The Daily Routine

We`re always told that routine is good for horses and that they like it.

However, this last week I`ve found that it is very easy for routines to become habits, and that some horses don`t take kindly to someone breaking the routine.

Let me explain a bit further. Apollo is used to living out in a field all the time, so he had a big change of routine coming to me as he had to be stabled for the incubation period. Now, however, he is living out in the field all the time.

When I brought Apollo in on Friday he threw his toys out the pram, and had quite a strop. I got on with the work albeit it was a bit tricky, and then after I`d ridden I fed him then turned him out.

During the day I tried to work out what had triggered Apollo`s strop, and here is my conclusion: At Apollo`s previous home the owner got all the horses in at lunchtime and gave them all a hard feed on the floor in the yard so that they were ready to be ridden by the girls after school.

This has created two problems for me. The first is that Apollo doesn`t eat out of his bucket, preferring to tip it over and make a mess. I believe this will be solved over time, and he`s eating a bit more of his dinner each day before kicking it over. If it doesn`t stop soon then I will get a tyre and put his bucket in the tyre so he cannot tip it over.

The second problem I have is that Apollo comes in from the field and expects to have his hard feed immediately. This causes him to get agitated when it doesn`t arrive and to fidget and be generally uncooperative. So how are we going to solve this problem? Once I realised what the cause of his behaviour was I brought him in on Saturday before work and offered him haylage. After about ten minutes I gave him his feed. Then I could groom and pick out his feet without a problem. This doesn`t work for me everyday though, as I don`t always have the time to feed and then wait an hour to work Apollo.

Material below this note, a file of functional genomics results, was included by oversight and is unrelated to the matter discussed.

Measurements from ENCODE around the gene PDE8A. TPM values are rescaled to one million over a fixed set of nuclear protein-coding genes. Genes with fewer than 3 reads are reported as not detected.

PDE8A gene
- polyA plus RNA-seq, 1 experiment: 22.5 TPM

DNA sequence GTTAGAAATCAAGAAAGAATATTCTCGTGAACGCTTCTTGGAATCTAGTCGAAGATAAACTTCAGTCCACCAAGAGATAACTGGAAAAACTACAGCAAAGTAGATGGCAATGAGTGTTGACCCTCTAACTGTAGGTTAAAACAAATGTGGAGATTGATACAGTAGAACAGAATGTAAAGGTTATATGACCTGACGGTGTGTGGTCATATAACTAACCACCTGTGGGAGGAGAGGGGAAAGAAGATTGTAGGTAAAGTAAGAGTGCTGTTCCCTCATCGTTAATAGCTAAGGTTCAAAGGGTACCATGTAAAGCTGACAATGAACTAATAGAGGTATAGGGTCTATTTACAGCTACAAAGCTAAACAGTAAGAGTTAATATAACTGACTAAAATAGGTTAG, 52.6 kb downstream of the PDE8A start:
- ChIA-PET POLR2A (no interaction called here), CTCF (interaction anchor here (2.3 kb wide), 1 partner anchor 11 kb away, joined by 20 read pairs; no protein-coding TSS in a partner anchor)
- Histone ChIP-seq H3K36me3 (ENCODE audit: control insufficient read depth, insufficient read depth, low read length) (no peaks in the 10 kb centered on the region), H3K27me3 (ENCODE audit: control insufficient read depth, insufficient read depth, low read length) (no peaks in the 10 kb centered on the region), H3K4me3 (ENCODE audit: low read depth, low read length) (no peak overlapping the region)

The next day I had Apollo in, on Monday, he didn`t try to make a fuss about not having his feed. But I think this was influenced by the fact there was a horse in the next stable to distract him. When i brought him back from our hack he stood quietly with haylage for five minutes until I got his feed.

Today, I told my friend to bring him in and leave him with haylage for quarter of an hour so that he didn`t expect to be fed instantly, but also him eating would settle him down for her to handle him. Again, this approach seemed to work and he accepted his ration of haylage. Over the next few weeks I will just have to vary the amount of time he has to stand in before getting his dinner, so that he cannot anticipate it. He will need to acclimatise to working before dinner, and standing quietly for handling.

I`m sure it won`t take him long to adjust to my routine.

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